The absence of any identified evidence of flutter or pre-existing structural weakness, such as fatigue, corrosion, loss of rigidity, improper repair, or incorrect material, suggests that the left wing was subjected to an overstress condition that exceeded the design strength. An in-flight event capable of loading the left wing beyond its design strength would likely also cause permanent deformation elsewhere on the aircraft. However, the severe structural damage caused to the aircraft during the break-up and the ground impact obscured the more subtle indications of overstress. The positive g deformation of the right wing skin and spar might have been the result of an in-flight overstress but could also have occurred during the ground impact.
Possible causes of an overstress condition include aircraft manoeuvres, gust loads, or a combination of the two. The direction of the deformation in both wings indicates that the aircraft was subjected to a severe positive g load factor. The fact that the left wing failed before the right may be due to the two wings not being precisely of the same strength or may indicate that there was an asymmetric component to the manoeuvre or gust.
The pilot began a descent approximately 120 nm from Smiths Falls. During the descent, the airspeed increased significantly and the aircraft turned approximately 30º left, maintained direction for approximately one minute, and then began a right turn. No VHF transmission indicated any reason for the descent or the turns. Routine radio communications between the pilot and ATC indicated that the flight was proceeding normally until radio and radar contact was lost. Radio communications from the pilot, including the final clipped transmission, gave no indication of a significant g load; however, the airspeed was approximately 175 KIAS, well into the yellow cautionary range of 165 to 195 KIAS, and the autopilot speed limit might have been exceeded. The speed was well in excess of the manoeuvre speed, or speed at which a damaging load factor can be attained without stalling the aircraft. A combination of high speed, pilot-induced g load, and gust-induced g load could have been present. For a given magnitude of gust, the resulting incremental load factor on the aircraft becomes greater with increased airspeed. Travelling at a higher airspeed increases the probability that the aircraft will encounter a structurally damaging gust.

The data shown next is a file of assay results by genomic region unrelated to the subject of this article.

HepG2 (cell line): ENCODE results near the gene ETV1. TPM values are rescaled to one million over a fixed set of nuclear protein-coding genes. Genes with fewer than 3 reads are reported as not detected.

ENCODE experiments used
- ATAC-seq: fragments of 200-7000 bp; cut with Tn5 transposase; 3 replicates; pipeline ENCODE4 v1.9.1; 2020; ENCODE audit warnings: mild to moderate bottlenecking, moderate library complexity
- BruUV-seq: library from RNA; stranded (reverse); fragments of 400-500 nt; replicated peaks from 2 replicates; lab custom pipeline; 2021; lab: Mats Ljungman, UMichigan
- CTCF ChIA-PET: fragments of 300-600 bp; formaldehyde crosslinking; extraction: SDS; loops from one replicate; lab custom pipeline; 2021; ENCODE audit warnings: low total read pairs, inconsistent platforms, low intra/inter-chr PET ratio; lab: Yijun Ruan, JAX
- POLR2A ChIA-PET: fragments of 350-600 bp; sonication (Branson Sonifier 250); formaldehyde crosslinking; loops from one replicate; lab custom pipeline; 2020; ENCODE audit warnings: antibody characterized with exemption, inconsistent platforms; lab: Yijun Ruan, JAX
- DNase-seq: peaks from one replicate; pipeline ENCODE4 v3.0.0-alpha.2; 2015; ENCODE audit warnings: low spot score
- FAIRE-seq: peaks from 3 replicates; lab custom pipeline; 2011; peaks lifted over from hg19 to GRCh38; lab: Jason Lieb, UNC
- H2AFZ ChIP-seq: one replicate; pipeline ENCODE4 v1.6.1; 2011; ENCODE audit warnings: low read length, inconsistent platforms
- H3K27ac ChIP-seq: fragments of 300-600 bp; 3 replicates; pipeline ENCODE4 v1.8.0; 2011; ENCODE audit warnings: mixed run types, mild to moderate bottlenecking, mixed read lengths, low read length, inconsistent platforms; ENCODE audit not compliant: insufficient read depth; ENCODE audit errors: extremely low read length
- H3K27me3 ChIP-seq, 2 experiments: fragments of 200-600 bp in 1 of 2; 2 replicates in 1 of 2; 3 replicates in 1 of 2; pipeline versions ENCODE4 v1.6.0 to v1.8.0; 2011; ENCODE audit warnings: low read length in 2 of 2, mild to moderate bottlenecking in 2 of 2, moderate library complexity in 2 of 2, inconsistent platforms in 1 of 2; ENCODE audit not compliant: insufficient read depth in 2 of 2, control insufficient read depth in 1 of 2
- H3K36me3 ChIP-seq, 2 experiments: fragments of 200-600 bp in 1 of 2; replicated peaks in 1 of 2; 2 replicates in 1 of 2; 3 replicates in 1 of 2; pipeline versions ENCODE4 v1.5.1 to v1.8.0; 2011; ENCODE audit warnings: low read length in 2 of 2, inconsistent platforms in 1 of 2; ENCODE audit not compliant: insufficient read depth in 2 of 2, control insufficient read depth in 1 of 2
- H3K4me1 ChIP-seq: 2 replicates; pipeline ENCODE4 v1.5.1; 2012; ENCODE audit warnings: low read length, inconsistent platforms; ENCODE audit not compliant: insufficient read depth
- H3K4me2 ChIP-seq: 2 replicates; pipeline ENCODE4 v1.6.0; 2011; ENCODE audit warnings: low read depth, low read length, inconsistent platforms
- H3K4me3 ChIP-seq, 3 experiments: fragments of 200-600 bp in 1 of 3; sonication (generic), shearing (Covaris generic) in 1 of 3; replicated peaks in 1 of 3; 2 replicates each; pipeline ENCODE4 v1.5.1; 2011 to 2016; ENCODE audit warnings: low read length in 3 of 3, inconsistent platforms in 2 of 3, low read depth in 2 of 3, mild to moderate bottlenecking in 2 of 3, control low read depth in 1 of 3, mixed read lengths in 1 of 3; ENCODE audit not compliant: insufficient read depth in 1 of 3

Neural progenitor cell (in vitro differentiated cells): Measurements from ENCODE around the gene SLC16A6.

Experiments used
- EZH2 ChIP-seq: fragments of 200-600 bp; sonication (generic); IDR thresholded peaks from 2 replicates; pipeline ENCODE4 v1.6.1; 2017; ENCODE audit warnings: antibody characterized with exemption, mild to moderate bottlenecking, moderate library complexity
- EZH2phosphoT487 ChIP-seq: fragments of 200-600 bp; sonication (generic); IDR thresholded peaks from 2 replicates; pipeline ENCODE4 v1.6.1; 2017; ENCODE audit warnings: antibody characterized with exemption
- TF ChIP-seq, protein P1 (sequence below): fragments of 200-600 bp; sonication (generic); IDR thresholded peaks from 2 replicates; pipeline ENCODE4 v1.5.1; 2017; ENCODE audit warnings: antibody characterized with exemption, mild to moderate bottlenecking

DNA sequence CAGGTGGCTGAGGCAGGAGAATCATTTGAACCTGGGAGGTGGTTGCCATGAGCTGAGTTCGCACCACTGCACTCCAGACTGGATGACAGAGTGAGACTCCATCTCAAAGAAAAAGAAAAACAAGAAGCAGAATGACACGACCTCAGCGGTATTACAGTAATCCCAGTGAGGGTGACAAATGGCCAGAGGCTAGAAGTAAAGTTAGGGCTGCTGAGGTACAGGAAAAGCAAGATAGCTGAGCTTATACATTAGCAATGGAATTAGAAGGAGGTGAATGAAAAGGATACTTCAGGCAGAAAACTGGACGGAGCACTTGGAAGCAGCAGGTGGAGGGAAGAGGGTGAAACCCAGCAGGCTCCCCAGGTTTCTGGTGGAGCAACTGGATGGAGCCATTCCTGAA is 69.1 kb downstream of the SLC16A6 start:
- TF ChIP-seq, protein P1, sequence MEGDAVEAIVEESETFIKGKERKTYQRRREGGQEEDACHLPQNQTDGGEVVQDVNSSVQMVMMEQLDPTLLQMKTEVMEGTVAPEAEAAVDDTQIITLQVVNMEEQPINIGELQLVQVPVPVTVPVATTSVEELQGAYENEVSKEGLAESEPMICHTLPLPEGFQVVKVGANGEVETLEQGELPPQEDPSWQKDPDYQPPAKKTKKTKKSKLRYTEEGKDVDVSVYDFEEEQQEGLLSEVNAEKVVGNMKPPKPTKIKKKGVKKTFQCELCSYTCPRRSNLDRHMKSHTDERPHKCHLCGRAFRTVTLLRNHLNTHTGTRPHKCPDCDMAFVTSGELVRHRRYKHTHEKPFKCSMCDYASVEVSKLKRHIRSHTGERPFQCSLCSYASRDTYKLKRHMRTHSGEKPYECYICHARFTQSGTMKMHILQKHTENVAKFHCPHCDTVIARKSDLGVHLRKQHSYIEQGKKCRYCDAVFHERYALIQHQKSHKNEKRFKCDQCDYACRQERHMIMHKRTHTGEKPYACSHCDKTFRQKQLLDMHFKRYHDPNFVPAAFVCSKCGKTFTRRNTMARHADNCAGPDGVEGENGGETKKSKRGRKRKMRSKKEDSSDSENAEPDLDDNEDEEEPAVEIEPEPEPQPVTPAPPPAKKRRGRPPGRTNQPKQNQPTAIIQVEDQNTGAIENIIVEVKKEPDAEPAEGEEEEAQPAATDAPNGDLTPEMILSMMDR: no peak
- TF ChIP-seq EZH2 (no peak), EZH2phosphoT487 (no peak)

The following TSB Engineering Laboratory reports were completed:
- LP 054/2001—Instrument Examination
- LP 055/2001—Radar and Audio Analysis
- LP 059/2001—Structural Examination
These reports are available upon request from the Transportation Safety Board of Canada.
Findings as to Causes and Contributing Factors
- The left wing failed in overload and separated from the aircraft, rendering the aircraft uncontrollable. Portions of the left wing struck the empennage, causing the empennage to also separate in flight.
- There were no indications of flutter or pre-existing structural weakness of the aircraft structure from fatigue, corrosion, loss of rigidity, improper repair, or incorrect material.
This report concludes the Transportation Safety Board's investigation into this occurrence. Consequently, the Board authorized the release of this report on 03 July 2002.
C-GPMC GPS LANDMARK INDEX
- Portion of left aileron on land
- Left elevator on land
- Right elevator end cap and weight on land
- Left wing outboard section on land
- Left wing end cap near shore
- Portion of left aileron on land
- Horizontal stabilizer on land
- Flight control in water
- Horizontal stabilizer in water near shore
- Vertical stabilizer and rudder in water
- Section of wing in water
- Unknown piece in water
- Main wreckage inverted in water, right wing attached
- Paint chips in water
- Flight control rod in water
- Inboard section of wing in water
- Inboard section of wing on land
- Window from pilot's door on land
- Jacket in trees near ground
- Small debris in forest
- Clothing 30 to 40 feet up in tree in the forest canopy
- Large tree approximately 50 to 60 feet high.
Notes: Small pieces of aluminum, plastic, plexiglass, and fibreglass were found throughout the entire forested debris field as defined by the landmarks. Although large pieces of wing, stabilizers, and flight controls were found in the water, very little small debris was found in the water, except at the main wreckage site.The area around 21 and 22 was littered with small debris, that is, small pieces of aluminum, plastic, plexiglass, fibreglass, pieces of map, a magazine, and two sponge mitts that were used as intake plugs.